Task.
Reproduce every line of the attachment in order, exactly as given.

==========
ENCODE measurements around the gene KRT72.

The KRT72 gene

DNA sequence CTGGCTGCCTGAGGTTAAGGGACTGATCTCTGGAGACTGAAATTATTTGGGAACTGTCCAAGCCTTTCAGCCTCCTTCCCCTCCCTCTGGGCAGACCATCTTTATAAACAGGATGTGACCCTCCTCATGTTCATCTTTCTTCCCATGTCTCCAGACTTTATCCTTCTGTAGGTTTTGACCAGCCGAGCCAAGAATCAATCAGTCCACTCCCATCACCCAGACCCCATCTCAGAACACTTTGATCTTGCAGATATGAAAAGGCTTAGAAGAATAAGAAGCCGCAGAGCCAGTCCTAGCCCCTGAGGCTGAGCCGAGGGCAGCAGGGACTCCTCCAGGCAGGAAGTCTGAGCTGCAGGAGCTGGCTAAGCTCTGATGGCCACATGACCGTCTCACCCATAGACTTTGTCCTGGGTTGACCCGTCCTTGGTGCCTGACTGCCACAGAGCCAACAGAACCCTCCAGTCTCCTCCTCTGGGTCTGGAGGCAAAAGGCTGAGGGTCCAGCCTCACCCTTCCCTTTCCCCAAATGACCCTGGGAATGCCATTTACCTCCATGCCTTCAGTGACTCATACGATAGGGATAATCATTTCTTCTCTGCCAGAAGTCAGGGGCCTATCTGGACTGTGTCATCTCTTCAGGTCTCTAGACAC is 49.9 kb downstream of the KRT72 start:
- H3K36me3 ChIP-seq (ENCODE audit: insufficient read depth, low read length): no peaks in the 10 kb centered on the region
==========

ENCODE measurements around the gene KRT72.

The KRT72 gene

DNA sequence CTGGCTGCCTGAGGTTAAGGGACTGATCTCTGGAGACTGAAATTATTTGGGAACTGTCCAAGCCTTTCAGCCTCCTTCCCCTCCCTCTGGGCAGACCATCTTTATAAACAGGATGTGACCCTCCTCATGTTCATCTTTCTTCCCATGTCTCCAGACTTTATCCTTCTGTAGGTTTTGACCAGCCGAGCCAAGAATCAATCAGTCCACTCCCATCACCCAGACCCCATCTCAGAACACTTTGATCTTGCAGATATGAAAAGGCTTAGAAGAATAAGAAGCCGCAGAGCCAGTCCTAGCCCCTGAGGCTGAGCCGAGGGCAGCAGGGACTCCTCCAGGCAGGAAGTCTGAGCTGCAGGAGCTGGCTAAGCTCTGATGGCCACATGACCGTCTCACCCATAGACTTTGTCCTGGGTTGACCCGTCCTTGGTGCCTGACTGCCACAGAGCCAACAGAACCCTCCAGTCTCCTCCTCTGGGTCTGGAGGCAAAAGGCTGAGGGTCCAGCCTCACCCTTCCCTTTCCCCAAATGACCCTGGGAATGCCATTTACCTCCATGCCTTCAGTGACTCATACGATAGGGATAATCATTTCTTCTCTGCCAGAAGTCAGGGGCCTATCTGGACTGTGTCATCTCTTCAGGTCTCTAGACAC is 49.9 kb downstream of the KRT72 start:
- H3K36me3 ChIP-seq (ENCODE audit: insufficient read depth, low read length): no peaks in the 10 kb centered on the region